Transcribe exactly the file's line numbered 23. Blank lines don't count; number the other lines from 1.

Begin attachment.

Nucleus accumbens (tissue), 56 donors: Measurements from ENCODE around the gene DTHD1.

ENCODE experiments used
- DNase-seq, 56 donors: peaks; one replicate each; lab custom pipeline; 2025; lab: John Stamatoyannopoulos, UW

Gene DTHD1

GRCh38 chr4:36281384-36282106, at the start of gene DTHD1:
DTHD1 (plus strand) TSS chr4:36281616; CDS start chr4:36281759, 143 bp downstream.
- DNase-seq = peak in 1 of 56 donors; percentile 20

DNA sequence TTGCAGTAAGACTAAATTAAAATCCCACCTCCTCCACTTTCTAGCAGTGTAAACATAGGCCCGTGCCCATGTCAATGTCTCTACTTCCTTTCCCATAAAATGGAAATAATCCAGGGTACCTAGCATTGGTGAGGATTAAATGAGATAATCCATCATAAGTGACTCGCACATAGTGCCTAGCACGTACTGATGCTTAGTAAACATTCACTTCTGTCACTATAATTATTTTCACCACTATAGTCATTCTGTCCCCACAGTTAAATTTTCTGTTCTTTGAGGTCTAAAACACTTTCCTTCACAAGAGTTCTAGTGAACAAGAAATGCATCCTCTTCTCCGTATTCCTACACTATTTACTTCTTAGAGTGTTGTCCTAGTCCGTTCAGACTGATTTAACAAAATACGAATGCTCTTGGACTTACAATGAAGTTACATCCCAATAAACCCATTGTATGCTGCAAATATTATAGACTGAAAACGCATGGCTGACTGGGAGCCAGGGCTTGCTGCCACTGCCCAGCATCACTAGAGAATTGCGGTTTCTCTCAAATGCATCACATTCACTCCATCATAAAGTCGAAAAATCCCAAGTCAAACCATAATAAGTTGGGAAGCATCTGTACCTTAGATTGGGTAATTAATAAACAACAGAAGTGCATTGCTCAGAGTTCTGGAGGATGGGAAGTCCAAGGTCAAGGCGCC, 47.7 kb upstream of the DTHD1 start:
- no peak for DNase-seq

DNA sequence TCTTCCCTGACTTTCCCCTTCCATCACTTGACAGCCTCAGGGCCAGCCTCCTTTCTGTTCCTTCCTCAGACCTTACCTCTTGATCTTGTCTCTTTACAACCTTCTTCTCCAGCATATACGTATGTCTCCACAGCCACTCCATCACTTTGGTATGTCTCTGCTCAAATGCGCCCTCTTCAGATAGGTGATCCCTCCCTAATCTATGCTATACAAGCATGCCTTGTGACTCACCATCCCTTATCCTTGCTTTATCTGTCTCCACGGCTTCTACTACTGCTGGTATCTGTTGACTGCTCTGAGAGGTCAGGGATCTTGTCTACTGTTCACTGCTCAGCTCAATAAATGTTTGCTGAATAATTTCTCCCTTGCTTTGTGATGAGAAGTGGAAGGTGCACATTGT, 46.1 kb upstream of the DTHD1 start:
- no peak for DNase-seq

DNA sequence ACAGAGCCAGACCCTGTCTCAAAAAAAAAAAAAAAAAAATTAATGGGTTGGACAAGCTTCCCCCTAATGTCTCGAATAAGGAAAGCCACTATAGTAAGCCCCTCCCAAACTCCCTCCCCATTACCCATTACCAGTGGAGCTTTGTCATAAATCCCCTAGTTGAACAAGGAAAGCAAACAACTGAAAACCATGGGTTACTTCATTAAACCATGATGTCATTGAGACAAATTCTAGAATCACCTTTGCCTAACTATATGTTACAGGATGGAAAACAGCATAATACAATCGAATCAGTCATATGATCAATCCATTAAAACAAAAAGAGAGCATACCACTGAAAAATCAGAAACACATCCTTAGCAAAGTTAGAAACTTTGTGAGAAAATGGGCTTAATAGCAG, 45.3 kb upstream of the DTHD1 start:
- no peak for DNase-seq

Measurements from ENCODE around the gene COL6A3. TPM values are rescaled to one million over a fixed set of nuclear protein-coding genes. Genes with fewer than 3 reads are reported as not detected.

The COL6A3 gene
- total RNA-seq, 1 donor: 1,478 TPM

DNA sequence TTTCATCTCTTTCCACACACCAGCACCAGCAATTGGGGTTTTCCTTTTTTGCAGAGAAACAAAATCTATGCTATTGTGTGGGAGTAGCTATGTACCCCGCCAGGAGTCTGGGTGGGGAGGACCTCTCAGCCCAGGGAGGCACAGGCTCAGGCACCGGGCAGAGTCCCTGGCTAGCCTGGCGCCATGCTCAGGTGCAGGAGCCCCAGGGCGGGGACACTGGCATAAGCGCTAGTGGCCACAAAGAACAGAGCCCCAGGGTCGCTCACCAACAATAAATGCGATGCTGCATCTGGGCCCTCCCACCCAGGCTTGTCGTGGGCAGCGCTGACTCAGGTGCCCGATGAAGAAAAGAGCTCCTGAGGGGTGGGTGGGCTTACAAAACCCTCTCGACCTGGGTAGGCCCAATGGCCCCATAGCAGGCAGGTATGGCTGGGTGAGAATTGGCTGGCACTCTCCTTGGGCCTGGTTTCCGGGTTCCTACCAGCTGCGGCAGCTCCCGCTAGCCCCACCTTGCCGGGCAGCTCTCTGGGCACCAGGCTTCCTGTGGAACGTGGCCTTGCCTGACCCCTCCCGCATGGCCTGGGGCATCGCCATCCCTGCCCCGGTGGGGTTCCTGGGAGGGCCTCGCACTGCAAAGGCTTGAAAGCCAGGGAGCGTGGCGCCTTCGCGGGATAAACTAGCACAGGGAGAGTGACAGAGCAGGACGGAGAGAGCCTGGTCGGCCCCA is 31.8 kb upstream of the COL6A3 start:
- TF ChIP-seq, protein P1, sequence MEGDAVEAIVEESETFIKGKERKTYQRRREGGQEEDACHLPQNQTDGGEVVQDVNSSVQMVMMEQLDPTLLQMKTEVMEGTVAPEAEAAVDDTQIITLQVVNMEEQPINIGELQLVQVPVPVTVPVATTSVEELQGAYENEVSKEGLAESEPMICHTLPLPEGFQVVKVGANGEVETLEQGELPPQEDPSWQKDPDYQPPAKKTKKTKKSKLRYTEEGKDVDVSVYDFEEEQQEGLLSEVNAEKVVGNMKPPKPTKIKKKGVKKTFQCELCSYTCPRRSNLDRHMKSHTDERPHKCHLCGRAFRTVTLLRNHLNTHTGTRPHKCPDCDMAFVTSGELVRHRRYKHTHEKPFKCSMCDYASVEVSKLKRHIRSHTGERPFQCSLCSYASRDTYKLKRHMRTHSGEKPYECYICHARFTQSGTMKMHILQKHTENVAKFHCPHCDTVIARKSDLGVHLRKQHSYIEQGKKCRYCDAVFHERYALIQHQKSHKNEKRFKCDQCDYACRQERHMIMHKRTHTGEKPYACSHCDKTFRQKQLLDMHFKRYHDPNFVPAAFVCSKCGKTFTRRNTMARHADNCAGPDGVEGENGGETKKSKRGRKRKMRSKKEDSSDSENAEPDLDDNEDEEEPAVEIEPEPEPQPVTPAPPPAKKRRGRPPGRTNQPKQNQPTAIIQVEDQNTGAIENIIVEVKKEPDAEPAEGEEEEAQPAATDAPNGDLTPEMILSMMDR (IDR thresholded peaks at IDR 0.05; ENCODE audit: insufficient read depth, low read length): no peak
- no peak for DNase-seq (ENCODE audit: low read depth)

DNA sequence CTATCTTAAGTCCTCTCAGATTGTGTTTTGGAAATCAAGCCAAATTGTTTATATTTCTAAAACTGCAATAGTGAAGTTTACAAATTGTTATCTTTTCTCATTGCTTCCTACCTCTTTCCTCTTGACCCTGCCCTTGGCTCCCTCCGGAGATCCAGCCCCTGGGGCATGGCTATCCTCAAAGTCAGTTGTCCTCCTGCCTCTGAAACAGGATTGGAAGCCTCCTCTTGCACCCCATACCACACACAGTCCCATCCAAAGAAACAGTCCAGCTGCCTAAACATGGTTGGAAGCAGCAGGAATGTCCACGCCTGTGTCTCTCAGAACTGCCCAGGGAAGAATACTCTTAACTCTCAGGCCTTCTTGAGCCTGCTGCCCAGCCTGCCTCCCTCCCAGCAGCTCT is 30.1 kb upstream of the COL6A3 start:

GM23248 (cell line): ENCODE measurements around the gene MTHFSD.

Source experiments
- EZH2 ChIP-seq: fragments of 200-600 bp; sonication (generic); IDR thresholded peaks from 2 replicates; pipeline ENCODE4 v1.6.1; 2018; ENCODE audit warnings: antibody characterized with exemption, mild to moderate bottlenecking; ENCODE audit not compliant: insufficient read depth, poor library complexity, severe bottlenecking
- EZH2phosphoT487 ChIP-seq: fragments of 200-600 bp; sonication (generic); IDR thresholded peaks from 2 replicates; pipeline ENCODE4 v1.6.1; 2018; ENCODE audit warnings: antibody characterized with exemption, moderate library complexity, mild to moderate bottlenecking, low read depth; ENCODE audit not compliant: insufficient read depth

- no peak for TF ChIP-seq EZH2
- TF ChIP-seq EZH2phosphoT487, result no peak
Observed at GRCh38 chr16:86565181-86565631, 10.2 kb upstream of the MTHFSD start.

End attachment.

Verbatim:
- EZH2 ChIP-seq: fragments of 200-600 bp; sonication (generic); IDR thresholded peaks from 2 replicates; pipeline ENCODE4 v1.6.1; 2018; ENCODE audit warnings: antibody characterized with exemption, mild to moderate bottlenecking; ENCODE audit not compliant: insufficient read depth, poor library complexity, severe bottlenecking